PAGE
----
Moving from the countryside near the Vietnamese border, where she sold vegetables, was a big change for Samon and her husband and their four children. It was difficult to find a place to live in the beginning – especially one that the family could afford. At the Steung Meanchey dumpsite, where many other struggling families make a living by scavenging through garbage, Samon finally found a cheap place to rent. Her husband was employed as a skilled worker, and usually stayed on the building site where he happened to be, so Samon settled her family at Steung Meanchey and strived hard just to survive.
In 2005, a nongovernmental organization called PSE (Pour un Sourire d’Enfant, which means “For a Child’s Smile”) that provides education and vocational training facilities for young people from the dump site, offered Samon and her family a chance to improve their housing situation. They took out a loan of US$500 that they would repay over two years, at a rate of US$20 a month. With a new job at a child-care center, Samon was able to pay off the loan and then continue working for six more months to help her save some money.
Samon works as garbage collector now, earning US$2-$3 per day to support her four children, Srey Kun (age 20), Srey Kouch (12), Srey Derng (8) and Samnang (6). She gets up at 5 a.m. to work while her children go to school, where they get two meals a day and medical attention when required. Samon usually arrives back home around 9 or 10 a.m. to tidy the house and do the washing. The family has dinner together every night.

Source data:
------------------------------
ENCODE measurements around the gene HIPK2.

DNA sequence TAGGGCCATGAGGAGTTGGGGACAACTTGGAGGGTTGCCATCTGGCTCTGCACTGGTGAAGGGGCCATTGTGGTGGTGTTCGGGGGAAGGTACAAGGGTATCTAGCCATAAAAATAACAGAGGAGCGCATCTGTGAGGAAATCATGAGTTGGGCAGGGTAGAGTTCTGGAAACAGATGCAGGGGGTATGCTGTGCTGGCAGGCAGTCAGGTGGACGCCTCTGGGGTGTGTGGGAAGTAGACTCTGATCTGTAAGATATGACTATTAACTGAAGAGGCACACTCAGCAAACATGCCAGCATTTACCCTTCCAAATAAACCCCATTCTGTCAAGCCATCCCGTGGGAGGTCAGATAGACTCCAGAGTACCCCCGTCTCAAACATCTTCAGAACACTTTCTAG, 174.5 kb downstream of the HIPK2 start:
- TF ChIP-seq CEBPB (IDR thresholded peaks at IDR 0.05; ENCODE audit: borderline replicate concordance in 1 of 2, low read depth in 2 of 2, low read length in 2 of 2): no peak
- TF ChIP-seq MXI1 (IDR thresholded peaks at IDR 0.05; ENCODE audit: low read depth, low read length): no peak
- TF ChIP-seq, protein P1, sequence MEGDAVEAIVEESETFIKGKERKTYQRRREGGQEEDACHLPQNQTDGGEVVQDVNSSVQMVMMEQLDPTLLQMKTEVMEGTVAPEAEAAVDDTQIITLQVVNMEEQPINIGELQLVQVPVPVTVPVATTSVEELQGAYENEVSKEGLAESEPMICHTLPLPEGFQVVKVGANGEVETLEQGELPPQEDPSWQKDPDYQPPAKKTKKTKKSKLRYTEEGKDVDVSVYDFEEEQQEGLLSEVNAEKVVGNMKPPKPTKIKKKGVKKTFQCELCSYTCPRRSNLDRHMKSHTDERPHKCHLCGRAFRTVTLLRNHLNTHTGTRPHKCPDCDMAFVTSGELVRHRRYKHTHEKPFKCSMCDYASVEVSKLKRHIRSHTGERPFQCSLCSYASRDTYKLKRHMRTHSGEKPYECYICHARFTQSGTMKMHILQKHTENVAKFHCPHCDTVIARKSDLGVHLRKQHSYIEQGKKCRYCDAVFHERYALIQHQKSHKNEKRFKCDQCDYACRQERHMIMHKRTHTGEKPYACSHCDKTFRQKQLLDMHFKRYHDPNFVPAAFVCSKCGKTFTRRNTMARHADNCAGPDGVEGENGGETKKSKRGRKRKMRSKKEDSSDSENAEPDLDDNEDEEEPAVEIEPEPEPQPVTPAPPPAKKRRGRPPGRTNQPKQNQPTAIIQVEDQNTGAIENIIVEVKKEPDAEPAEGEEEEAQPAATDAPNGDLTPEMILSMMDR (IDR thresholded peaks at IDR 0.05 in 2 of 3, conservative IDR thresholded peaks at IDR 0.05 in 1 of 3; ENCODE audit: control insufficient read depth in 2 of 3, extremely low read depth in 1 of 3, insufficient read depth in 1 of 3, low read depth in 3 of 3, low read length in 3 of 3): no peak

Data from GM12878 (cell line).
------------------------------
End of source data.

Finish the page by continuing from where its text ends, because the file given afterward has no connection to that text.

Their current house is made of wood, measuring about 4 meters by 4 meters. “It is a very precious place where I raise my children, but it was built over eight years ago and is now very bad,” Samon said. The walls are rotting, and so are the stilts on which the house sits. The roof is old and has many holes, which leaks in the rainy season, and the black water rises from the muddy ground and seeps inside the house. Samon often gets sick with stomach problems, and she pays a fee of 100 riel (25 cents) per day for her and her children for medical coverage from PSE.
Knowing that she needed a better place for her family, Samon applied for a home loan through Habitat for Humanity Cambodia. She was approved to build at “Smile Village,” a joint project with Habitat Cambodia and PSE, located 11 kilometers outside of downtown Phnom Penh.
Now, Phann Samon can dream about the future.
“My children are all studying at PSE,” she said. “After that, I want them all to be able to get good jobs. I want us to live in a clean, safe place – one that does not make me and my children sick all the time. This house built with the Habitat volunteers will give us that.
“I want to move in as soon as the house is finished,” she added. “I want to start a garden and sell my own vegetables and raise some chickens.”
New Home, New Hope – Part II